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Book Review: Nine Lives by Sharon Sala

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I’ve known Sharon Sala for years. She’s held my babies and laughed with me and told me stories of raising her own kids. To know Sharon is to laugh. She’s got a wicked, keen, insightful sense of humor.

What she also has is a sixth sense for stories about love and suspense. Over the years she’s become a bestselling author of romantic suspense. Sharon tells stories with breakneck pacing, breathless suspense, crisp and crackling dialogue, and about characters you get to know almost immediately. They could be the neighbor next door. Or the person you pass on the street and always wonder about.

Sharon writes under her own name as well as Dinah McCall. Under the Sala name, she pens thrillers with a romantic subplot. (I don’t call them romances, and since I also read romances I know what I’m talking about). As McCall, she offers another compelling concoction of suspense with a swirl of the paranormal.

In Nine Lives, Sharon gives us Cat Dupree, one of her most tragic and most hopeful characters. Cat lost her mother to a drunken driver at six. At 13 a man wearing a face full of tattoos savagely murdered her father and slit Cat’s throat, leaving her for dead. Cat survived and became a ward of the state because she didn’t have any other family. Once she finally aged out and got out of the system, she became a licensed bounty hunter, determined to live in the violent world of her father’s killer until she found him and brought him to justice.

Marcia Benton has been the one true friend to make it through foster care with Cat. The two women would do anything for each other. Marcia has always been the one who looked on the positive side, the one who thought the world would eventually be theirs.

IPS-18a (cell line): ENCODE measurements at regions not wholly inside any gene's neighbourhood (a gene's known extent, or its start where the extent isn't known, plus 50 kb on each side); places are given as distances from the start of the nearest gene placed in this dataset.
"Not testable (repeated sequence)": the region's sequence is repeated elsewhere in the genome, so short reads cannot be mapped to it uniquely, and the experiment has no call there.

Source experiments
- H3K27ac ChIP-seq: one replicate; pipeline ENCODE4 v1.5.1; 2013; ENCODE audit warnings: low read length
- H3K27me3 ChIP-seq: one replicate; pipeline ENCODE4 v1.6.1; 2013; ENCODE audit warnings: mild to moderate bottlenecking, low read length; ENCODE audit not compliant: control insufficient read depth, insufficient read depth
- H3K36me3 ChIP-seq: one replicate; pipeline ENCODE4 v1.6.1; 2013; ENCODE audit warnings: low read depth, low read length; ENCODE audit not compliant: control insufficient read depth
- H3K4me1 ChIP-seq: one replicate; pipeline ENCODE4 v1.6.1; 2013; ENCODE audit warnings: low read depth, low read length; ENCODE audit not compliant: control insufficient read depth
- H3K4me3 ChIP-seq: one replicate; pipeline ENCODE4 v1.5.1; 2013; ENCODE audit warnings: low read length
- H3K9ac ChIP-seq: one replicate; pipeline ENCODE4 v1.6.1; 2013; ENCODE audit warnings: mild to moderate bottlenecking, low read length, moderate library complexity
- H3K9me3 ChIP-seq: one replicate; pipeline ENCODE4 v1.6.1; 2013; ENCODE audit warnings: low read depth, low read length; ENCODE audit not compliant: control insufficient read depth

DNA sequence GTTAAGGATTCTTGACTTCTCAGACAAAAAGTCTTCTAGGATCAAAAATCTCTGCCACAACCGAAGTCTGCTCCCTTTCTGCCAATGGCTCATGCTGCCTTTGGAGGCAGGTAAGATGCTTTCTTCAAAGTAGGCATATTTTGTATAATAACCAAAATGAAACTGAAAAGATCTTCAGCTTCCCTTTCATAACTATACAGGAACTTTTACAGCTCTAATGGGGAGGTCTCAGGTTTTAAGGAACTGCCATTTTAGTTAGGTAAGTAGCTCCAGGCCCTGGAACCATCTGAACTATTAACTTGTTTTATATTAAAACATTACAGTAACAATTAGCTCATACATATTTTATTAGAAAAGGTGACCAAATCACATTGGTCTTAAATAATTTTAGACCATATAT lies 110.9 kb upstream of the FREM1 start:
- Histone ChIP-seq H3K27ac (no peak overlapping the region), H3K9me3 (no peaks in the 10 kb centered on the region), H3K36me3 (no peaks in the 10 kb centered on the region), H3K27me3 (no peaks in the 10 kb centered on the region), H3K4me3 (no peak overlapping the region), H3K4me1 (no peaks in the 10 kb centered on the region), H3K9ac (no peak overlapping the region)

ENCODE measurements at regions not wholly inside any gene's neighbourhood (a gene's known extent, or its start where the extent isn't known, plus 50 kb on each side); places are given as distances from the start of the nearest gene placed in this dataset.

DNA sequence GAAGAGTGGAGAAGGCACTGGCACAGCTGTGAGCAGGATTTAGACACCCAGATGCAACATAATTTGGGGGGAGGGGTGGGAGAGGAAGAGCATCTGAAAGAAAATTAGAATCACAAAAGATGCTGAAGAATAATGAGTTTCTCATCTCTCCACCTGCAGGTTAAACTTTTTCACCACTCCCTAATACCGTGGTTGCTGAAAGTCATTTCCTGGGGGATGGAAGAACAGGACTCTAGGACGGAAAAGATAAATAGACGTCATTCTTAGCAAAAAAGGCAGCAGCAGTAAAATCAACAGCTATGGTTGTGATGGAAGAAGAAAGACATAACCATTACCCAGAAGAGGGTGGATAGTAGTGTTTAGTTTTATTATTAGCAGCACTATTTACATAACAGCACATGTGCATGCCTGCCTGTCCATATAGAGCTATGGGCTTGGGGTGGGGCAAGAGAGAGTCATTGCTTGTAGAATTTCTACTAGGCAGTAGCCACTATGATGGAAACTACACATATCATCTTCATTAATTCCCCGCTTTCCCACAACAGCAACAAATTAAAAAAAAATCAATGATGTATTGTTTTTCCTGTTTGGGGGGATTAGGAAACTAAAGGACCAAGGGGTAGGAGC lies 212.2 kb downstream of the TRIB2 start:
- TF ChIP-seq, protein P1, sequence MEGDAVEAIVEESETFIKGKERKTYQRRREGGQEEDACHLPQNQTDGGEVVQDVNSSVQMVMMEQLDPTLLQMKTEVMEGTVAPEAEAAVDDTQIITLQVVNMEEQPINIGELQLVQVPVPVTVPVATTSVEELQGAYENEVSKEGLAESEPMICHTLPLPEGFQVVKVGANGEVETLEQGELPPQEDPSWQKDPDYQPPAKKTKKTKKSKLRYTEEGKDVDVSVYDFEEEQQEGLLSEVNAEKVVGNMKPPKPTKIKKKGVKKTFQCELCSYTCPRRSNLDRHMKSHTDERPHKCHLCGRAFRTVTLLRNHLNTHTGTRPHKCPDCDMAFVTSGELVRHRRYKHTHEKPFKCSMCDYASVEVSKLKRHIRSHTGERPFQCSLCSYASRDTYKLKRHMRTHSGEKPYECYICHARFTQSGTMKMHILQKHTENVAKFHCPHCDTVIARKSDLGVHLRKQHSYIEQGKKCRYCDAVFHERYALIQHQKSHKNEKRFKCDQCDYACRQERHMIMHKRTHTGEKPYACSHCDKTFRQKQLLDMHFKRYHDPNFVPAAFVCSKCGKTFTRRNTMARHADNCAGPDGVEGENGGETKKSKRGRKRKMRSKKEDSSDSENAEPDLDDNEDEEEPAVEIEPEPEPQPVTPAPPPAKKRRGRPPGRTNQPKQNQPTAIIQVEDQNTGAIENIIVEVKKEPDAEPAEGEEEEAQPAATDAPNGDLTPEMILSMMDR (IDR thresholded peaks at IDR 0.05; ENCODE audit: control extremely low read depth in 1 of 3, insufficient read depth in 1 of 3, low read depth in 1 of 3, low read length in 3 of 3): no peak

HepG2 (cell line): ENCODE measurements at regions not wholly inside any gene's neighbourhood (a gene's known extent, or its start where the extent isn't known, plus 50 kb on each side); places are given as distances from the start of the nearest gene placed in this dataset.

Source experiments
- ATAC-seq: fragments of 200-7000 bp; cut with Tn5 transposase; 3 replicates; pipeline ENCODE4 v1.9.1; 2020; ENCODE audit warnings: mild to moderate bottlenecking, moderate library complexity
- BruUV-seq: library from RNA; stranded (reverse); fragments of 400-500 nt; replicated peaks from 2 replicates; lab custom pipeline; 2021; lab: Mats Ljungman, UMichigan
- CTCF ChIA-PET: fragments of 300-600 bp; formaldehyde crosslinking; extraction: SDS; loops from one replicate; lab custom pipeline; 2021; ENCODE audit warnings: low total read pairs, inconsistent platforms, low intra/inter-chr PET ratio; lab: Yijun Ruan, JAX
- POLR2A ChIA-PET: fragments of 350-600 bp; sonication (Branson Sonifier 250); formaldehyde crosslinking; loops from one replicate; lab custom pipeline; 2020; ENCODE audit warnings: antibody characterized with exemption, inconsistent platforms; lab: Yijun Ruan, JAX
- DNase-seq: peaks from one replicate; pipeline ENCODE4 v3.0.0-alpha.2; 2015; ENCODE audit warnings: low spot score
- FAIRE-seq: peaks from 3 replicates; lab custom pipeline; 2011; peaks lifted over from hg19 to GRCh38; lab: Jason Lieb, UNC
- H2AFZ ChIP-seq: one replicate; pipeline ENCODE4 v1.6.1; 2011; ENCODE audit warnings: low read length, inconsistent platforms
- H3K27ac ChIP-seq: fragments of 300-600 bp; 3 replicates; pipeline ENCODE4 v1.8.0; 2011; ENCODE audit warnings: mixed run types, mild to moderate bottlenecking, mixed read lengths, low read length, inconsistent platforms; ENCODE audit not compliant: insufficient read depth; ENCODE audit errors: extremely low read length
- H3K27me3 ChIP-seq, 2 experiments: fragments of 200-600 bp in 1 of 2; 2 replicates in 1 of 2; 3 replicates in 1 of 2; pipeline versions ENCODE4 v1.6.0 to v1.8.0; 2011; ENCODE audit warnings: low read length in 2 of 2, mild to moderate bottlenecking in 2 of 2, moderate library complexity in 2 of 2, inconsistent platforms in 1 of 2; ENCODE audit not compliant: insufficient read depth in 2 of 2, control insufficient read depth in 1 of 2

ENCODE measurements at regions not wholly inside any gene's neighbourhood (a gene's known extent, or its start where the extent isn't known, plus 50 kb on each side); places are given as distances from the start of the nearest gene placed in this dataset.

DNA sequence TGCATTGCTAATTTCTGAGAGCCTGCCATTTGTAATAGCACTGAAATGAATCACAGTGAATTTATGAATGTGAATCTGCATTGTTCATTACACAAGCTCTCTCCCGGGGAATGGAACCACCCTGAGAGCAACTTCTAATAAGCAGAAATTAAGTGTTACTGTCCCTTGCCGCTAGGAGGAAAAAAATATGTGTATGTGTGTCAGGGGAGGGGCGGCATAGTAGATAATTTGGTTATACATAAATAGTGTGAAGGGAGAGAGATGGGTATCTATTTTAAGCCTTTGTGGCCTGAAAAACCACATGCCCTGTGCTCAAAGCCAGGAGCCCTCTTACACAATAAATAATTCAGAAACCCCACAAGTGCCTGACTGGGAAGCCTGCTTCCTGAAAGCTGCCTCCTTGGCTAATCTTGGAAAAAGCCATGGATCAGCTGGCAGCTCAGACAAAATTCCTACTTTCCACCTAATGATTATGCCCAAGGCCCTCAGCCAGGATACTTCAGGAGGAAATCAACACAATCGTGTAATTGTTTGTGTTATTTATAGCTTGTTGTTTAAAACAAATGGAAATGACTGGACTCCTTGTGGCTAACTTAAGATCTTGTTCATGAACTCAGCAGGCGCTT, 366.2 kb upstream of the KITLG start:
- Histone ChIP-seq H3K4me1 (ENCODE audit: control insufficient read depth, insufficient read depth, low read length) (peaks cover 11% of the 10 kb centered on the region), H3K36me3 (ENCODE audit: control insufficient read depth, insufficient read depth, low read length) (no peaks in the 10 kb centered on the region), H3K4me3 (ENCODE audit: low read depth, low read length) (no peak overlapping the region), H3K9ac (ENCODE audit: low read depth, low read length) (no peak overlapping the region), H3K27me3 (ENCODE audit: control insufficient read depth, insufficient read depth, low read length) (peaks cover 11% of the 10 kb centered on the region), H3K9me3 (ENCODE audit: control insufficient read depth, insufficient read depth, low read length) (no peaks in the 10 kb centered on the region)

Unfortunately, Marcia fell in love with her snake of a boss, Mark Presley. Presley is married to a fortune and is unwilling to leave it. In fact, he’ll kill to protect it. Once he finds out that Marcia is pregnant with his child, he does exactly that.

When her friend goes missing, Cat goes to the police and tells them about the affair and the pregnancy. No one, however, seems interested in Marcia’s disappearance.

In the meantime, Cat’s path has crossed that of Wilson McKay, another bounty hunter who’s just as obsessed and successful at his profession as Cat is. They meet and the attraction is immediate, as it so often is in romance novels. But Sharon makes life difficult for both her hero and her heroine, throwing a lot of roadblocks in their way that have to do with plot and character.

Despite Cat’s best intentions not to let him in, she ultimately has no choice but to allow Wilson to help her. He has the contacts and the ears of the police that she simply doesn’t have.

Even at 432 pages, Nine Lives is a corker, a bristling, brawling, full-throttle read that sucks a reader through the pages like a black hole. I read the novel in three sittings, surprised at how much time I lost flipping pages. I felt like I’d experience time loss from alien abduction.

Sharon’s fans will love getting a new book by her, but if you’ve never read a Sharon Sala book before, Nine Lives is a great place to start. Be warned, however, it’s the first book of a trilogy. You won’t end up reading one book; you’ll be reading three. But you’ll be glad of it.

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About Mel Odom

  • I’m really looking forward to this one. I’ve got a couple I have to read first but this is high on my list. Thanks for the review Mel!

  • Amy Nash

    This is by far her best work! Will there be a sequel to Nine Lives?

  • Shirley

    Is there a sequel to Nine Lives and what are the names of the other two? I believe that the sequels should be included inside the cover so I can get all three if they are available.